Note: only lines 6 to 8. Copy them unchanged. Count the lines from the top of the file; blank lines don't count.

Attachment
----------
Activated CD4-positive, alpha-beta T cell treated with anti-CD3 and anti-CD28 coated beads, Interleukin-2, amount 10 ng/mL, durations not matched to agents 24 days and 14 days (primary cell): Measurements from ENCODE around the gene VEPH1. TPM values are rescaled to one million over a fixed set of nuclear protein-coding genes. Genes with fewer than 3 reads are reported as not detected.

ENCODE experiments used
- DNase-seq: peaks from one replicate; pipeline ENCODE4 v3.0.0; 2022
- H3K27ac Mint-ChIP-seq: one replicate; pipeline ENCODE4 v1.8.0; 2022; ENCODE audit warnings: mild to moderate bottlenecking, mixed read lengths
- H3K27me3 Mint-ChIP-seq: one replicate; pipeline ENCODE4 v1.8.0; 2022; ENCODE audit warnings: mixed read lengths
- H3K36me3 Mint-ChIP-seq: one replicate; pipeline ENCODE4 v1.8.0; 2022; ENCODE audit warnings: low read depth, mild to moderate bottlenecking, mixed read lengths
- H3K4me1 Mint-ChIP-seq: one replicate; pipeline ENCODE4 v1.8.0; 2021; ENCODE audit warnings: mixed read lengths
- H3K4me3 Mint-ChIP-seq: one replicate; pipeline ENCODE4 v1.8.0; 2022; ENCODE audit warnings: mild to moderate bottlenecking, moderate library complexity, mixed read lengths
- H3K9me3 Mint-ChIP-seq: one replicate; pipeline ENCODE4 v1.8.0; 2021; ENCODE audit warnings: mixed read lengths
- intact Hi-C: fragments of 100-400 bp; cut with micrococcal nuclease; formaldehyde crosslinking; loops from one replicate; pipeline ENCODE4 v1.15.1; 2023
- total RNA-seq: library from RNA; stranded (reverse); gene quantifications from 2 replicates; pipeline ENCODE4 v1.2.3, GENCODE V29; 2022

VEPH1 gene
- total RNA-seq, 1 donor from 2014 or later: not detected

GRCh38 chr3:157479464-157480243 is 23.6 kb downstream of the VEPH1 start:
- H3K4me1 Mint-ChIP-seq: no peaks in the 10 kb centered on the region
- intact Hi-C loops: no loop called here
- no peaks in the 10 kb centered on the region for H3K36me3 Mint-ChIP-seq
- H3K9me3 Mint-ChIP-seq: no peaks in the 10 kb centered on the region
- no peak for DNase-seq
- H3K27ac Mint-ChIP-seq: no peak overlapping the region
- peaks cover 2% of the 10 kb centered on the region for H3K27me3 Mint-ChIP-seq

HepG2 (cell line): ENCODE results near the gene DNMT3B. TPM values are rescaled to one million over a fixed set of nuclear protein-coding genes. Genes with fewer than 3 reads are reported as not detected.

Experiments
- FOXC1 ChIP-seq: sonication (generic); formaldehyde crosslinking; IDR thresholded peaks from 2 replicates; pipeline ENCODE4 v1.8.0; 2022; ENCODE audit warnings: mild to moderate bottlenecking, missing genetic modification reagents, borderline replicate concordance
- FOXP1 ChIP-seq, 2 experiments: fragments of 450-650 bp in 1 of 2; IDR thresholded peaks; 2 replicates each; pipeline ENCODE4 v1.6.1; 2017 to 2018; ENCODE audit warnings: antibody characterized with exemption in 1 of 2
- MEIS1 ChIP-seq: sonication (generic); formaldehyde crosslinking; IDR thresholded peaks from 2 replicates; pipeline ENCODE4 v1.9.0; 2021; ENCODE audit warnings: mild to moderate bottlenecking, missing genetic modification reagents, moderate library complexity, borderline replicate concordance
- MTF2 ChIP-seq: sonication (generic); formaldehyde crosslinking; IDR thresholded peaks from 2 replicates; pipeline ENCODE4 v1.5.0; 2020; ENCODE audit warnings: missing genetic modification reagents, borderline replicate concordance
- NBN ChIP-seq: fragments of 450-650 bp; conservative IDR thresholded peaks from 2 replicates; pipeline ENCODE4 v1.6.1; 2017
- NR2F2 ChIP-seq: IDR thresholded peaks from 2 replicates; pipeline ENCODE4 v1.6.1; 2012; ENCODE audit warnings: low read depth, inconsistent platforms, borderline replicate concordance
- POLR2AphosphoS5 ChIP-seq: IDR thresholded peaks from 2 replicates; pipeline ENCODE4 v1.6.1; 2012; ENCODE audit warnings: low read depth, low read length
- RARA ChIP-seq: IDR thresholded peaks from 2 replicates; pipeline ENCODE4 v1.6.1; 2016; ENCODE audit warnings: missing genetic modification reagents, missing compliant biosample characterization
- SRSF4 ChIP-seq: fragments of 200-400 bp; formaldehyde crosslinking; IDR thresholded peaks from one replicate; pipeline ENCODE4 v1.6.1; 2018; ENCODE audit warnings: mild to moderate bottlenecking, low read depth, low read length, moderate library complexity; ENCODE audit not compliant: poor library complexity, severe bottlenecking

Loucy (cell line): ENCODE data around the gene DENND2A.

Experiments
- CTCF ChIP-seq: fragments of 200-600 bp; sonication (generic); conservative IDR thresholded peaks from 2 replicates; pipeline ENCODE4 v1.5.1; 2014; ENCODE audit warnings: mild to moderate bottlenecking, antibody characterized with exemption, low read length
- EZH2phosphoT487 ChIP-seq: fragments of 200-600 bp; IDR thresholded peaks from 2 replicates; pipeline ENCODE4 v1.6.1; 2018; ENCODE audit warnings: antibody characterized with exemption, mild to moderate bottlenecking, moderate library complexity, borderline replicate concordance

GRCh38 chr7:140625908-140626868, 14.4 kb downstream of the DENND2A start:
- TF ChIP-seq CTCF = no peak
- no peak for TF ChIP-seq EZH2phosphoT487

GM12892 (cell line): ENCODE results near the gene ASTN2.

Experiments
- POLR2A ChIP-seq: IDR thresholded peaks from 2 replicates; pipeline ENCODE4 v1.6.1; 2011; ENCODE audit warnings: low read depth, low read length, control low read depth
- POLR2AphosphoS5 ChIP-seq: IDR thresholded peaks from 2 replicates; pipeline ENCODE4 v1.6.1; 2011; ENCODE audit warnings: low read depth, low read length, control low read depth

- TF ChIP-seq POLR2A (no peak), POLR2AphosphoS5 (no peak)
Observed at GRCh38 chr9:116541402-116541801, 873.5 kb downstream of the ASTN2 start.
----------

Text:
- H3K36me3 Mint-ChIP-seq: one replicate; pipeline ENCODE4 v1.8.0; 2022; ENCODE audit warnings: low read depth, mild to moderate bottlenecking, mixed read lengths
- H3K4me1 Mint-ChIP-seq: one replicate; pipeline ENCODE4 v1.8.0; 2021; ENCODE audit warnings: mixed read lengths
- H3K4me3 Mint-ChIP-seq: one replicate; pipeline ENCODE4 v1.8.0; 2022; ENCODE audit warnings: mild to moderate bottlenecking, moderate library complexity, mixed read lengths